Notably, Canadian forces participated in twenty-three peacekeeping missions in the fifteen years prior to Harper’s election. Yet since his election, Canada has only signed on to two missions, one of which was a holdover from the previous Liberal government. This reflects a distinct shift away from Canada’s traditional peacekeeping role, towards a foreign policy reminiscent of the neoconservative policies adopted by the Bush administration.

Canadian–Iranian relations altered significantly in 2007 as a result of the conservative government’s perception of Iran’s role in the Afghanistan War. As the Taliban’s insurgency escalated, Canada’s defense minister, Peter MacKay, accused Iran of providing the Taliban with weapons, despite the fact Iran viewed the Taliban as an enemy, assisted the US in overthrowing it in late 2001, and played a significant role in helping the US rebuild the Kabul government after the Taliban’s downfall. MacKay’s statement was contradicted immediately by a senior Canadian general serving in Afghanistan, who saw no evidence that Iran was providing arms to the Taliban. The Iranian government subsequently denied the allegations and immediately expelled Canada’s ambassador, John Mundy, in retaliation.

Relations between Iran and Canada underwent a further chill following the disputed June 2009 election in Iran, when Iranian authorities arrested a Canadian–Iranian Newsweek journalist, Maziar Bahari, for covering the election protests. After Bahari’s arrest, Canadian officials pressed Iran to release him on numerous occasions, including in a meeting with Iran’s chargé d’affairs in July 2009, and a month later during a meeting between Canada and Iran’s foreign ministers in Istanbul. Bahari was released on bail after 118 days in captivity and fled the country. Sentenced to thirteen years in asbentia, he is unable to return to Iran. Remarkably, Canada did not take any punitive measures against Iran, which stands in stark contrast to the aggressive measures adopted toward Iran following Harper’s securing of a majority government in the 2011 election.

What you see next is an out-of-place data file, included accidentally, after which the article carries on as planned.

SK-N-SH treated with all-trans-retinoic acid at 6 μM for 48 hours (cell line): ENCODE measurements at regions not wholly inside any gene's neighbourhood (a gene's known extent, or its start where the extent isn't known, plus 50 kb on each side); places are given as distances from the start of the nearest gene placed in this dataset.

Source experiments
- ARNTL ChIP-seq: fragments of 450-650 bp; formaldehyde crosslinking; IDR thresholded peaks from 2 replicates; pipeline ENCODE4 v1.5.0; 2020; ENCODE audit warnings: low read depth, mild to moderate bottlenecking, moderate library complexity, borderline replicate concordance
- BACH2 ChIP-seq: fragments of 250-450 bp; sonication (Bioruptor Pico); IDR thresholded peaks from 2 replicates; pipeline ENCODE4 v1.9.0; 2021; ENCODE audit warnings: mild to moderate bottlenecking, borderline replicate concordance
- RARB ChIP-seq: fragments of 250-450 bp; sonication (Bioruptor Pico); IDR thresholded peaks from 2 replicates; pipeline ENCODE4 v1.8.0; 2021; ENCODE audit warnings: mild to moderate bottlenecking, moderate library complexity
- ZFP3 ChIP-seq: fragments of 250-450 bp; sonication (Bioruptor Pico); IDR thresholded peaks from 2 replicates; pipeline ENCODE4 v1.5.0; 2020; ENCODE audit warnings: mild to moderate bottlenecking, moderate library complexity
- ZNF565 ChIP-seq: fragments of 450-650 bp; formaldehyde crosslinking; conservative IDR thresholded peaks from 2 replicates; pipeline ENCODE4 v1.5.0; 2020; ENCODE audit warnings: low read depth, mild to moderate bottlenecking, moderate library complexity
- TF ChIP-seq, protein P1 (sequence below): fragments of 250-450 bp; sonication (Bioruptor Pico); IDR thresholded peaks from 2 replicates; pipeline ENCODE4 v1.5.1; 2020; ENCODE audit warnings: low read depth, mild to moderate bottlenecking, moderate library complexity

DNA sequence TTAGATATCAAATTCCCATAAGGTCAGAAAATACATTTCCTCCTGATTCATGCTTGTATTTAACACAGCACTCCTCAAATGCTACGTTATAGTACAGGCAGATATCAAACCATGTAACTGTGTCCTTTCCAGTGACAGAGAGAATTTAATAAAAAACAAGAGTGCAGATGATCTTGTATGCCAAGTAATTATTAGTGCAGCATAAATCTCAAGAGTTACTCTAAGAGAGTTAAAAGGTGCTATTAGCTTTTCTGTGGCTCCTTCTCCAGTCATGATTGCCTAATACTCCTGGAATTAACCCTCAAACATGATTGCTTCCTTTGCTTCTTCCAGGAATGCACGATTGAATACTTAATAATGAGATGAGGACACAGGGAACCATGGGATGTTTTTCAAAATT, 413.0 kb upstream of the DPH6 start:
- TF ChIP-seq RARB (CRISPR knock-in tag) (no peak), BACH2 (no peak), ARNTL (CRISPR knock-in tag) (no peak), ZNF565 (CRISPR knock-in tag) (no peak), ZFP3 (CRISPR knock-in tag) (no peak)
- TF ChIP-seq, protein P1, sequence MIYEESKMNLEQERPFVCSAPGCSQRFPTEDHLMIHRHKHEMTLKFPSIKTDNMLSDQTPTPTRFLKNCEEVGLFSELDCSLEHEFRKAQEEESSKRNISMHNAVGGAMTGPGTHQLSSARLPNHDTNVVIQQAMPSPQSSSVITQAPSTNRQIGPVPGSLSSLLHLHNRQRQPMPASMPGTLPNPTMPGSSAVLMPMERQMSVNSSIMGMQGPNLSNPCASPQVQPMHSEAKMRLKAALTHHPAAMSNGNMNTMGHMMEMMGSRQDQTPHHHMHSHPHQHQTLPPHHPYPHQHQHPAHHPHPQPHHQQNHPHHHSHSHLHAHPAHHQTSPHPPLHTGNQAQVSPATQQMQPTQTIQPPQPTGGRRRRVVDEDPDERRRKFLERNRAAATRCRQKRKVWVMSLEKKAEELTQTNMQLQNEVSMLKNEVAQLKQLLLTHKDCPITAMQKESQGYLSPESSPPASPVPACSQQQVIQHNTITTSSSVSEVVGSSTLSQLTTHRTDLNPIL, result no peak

Imposing sanctions

In June 2010, Canada introduced a new round of sanctions against Iran designed to restrict their access to uranium and other nuclear materials and technology. According to the Canadian government, the sanctions were a response to Iran’s failure to comply with UN Security Council’s demands about its nuclear program. Harper also wanted to “send a clear message to the Iranian regime that international standards cannot be flouted without consequence.”

Going further, on July 26 Harper announced that Canada was imposing additional unilateral sanctions against Iran for the first time, under the Special Economic Measures Act (SEMA). According to Harper’s statement, “these targeted measures [were] designed to hamper attempts by Iran to develop nuclear, chemical, biological and missile programs as well as to persuade it to agree to constructive discussions with China, France, Germany, Russia, the United Kingdom and the United States,” also known as the P5+1 group.